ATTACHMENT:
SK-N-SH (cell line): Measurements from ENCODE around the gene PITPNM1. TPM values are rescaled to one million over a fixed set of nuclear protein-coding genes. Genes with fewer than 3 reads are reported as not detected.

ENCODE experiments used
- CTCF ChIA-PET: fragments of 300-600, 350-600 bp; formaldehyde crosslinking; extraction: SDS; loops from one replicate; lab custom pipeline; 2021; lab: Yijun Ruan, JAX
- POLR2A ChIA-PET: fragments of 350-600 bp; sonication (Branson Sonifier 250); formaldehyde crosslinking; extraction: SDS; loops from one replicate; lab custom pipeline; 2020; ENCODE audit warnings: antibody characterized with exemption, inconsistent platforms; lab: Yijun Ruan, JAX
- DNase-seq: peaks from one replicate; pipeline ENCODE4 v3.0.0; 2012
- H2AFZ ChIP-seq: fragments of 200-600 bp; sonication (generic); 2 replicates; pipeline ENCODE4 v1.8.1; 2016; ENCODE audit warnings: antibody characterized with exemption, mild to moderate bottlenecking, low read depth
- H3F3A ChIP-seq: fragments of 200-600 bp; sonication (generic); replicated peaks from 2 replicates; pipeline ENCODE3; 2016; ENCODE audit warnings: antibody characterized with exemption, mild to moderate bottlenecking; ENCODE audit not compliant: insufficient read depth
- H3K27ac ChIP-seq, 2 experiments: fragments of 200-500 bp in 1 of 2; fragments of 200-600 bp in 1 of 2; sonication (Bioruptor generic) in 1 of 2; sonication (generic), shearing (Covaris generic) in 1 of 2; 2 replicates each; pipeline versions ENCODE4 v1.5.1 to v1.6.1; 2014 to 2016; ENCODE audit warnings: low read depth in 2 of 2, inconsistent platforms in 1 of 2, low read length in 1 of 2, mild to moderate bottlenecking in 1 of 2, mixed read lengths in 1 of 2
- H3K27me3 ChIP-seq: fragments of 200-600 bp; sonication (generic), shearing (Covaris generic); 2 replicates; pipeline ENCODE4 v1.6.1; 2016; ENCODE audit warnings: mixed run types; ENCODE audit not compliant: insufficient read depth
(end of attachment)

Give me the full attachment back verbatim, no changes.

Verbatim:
SK-N-SH (cell line): Measurements from ENCODE around the gene PITPNM1. TPM values are rescaled to one million over a fixed set of nuclear protein-coding genes. Genes with fewer than 3 reads are reported as not detected.

ENCODE experiments used
- CTCF ChIA-PET: fragments of 300-600, 350-600 bp; formaldehyde crosslinking; extraction: SDS; loops from one replicate; lab custom pipeline; 2021; lab: Yijun Ruan, JAX
- POLR2A ChIA-PET: fragments of 350-600 bp; sonication (Branson Sonifier 250); formaldehyde crosslinking; extraction: SDS; loops from one replicate; lab custom pipeline; 2020; ENCODE audit warnings: antibody characterized with exemption, inconsistent platforms; lab: Yijun Ruan, JAX
- DNase-seq: peaks from one replicate; pipeline ENCODE4 v3.0.0; 2012
- H2AFZ ChIP-seq: fragments of 200-600 bp; sonication (generic); 2 replicates; pipeline ENCODE4 v1.8.1; 2016; ENCODE audit warnings: antibody characterized with exemption, mild to moderate bottlenecking, low read depth
- H3F3A ChIP-seq: fragments of 200-600 bp; sonication (generic); replicated peaks from 2 replicates; pipeline ENCODE3; 2016; ENCODE audit warnings: antibody characterized with exemption, mild to moderate bottlenecking; ENCODE audit not compliant: insufficient read depth
- H3K27ac ChIP-seq, 2 experiments: fragments of 200-500 bp in 1 of 2; fragments of 200-600 bp in 1 of 2; sonication (Bioruptor generic) in 1 of 2; sonication (generic), shearing (Covaris generic) in 1 of 2; 2 replicates each; pipeline versions ENCODE4 v1.5.1 to v1.6.1; 2014 to 2016; ENCODE audit warnings: low read depth in 2 of 2, inconsistent platforms in 1 of 2, low read length in 1 of 2, mild to moderate bottlenecking in 1 of 2, mixed read lengths in 1 of 2
- H3K27me3 ChIP-seq: fragments of 200-600 bp; sonication (generic), shearing (Covaris generic); 2 replicates; pipeline ENCODE4 v1.6.1; 2016; ENCODE audit warnings: mixed run types; ENCODE audit not compliant: insufficient read depth